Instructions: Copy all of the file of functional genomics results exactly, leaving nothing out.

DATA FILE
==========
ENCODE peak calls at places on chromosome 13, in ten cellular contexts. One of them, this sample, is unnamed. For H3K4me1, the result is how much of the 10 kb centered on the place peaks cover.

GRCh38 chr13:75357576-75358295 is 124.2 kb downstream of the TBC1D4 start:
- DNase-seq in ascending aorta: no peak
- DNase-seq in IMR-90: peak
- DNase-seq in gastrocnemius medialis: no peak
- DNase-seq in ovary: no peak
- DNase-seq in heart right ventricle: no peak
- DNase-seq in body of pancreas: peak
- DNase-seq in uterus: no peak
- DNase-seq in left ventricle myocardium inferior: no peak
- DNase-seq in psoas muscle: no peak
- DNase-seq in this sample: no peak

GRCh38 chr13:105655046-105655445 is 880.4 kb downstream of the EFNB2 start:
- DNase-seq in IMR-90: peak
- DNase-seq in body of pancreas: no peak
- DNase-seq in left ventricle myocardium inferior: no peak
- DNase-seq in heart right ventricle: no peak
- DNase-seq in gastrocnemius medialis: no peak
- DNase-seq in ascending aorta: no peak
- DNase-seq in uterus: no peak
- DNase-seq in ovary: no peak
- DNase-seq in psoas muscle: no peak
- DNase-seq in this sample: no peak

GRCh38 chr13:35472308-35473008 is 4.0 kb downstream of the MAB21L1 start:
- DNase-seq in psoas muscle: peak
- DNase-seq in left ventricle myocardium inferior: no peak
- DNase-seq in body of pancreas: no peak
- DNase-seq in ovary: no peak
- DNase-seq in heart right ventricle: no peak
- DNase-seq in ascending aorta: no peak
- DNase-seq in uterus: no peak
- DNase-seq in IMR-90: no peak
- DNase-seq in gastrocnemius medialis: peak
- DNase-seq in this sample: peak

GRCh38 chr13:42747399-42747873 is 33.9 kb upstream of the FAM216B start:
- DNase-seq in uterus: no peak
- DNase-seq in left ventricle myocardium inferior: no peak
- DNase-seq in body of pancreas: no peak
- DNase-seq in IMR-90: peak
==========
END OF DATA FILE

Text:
ENCODE peak calls at places on chromosome 13, in ten cellular contexts. One of them, this sample, is unnamed. For H3K4me1, the result is how much of the 10 kb centered on the place peaks cover.

GRCh38 chr13:75357576-75358295 is 124.2 kb downstream of the TBC1D4 start:
- DNase-seq in ascending aorta: no peak
- DNase-seq in IMR-90: peak
- DNase-seq in gastrocnemius medialis: no peak
- DNase-seq in ovary: no peak
- DNase-seq in heart right ventricle: no peak
- DNase-seq in body of pancreas: peak
- DNase-seq in uterus: no peak
- DNase-seq in left ventricle myocardium inferior: no peak
- DNase-seq in psoas muscle: no peak
- DNase-seq in this sample: no peak

GRCh38 chr13:105655046-105655445 is 880.4 kb downstream of the EFNB2 start:
- DNase-seq in IMR-90: peak
- DNase-seq in body of pancreas: no peak
- DNase-seq in left ventricle myocardium inferior: no peak
- DNase-seq in heart right ventricle: no peak
- DNase-seq in gastrocnemius medialis: no peak
- DNase-seq in ascending aorta: no peak
- DNase-seq in uterus: no peak
- DNase-seq in ovary: no peak
- DNase-seq in psoas muscle: no peak
- DNase-seq in this sample: no peak

GRCh38 chr13:35472308-35473008 is 4.0 kb downstream of the MAB21L1 start:
- DNase-seq in psoas muscle: peak
- DNase-seq in left ventricle myocardium inferior: no peak
- DNase-seq in body of pancreas: no peak
- DNase-seq in ovary: no peak
- DNase-seq in heart right ventricle: no peak
- DNase-seq in ascending aorta: no peak
- DNase-seq in uterus: no peak
- DNase-seq in IMR-90: no peak
- DNase-seq in gastrocnemius medialis: peak
- DNase-seq in this sample: peak

GRCh38 chr13:42747399-42747873 is 33.9 kb upstream of the FAM216B start:
- DNase-seq in uterus: no peak
- DNase-seq in left ventricle myocardium inferior: no peak
- DNase-seq in body of pancreas: no peak
- DNase-seq in IMR-90: peak